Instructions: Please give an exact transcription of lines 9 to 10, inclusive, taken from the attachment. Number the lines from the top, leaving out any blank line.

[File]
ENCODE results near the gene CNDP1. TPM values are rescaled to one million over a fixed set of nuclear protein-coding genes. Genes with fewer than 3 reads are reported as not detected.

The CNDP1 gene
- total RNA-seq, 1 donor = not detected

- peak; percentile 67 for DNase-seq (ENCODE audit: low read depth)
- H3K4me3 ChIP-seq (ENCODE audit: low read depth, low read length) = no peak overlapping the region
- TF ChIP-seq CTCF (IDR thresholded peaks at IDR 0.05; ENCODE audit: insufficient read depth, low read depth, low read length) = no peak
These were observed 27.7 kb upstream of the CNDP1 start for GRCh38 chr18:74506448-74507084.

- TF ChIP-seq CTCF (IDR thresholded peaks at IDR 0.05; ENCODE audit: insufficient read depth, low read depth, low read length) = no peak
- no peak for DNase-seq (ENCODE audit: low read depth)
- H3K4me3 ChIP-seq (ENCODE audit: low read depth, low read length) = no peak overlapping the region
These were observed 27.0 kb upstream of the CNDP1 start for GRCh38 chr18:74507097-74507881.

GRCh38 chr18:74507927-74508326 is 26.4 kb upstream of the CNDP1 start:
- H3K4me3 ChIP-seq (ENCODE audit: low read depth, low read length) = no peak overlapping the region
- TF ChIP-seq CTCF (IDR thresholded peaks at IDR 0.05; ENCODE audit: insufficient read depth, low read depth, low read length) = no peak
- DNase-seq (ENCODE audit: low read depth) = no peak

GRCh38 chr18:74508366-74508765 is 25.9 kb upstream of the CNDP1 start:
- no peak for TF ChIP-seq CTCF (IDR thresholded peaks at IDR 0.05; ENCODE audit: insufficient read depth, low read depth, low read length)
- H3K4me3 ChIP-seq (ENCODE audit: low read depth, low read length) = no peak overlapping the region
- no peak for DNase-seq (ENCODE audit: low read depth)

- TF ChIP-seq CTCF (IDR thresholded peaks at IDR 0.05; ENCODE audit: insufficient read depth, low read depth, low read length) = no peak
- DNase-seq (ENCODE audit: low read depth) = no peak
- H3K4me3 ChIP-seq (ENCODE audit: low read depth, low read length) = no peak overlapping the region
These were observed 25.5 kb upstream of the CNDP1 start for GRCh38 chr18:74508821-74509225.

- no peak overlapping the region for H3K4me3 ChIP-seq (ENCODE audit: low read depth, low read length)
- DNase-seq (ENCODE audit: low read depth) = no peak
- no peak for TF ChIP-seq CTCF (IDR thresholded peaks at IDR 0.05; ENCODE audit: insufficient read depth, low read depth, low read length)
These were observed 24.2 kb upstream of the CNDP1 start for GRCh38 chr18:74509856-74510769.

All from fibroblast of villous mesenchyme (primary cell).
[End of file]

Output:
- no peak for DNase-seq (ENCODE audit: low read depth)
- H3K4me3 ChIP-seq (ENCODE audit: low read depth, low read length) = no peak overlapping the region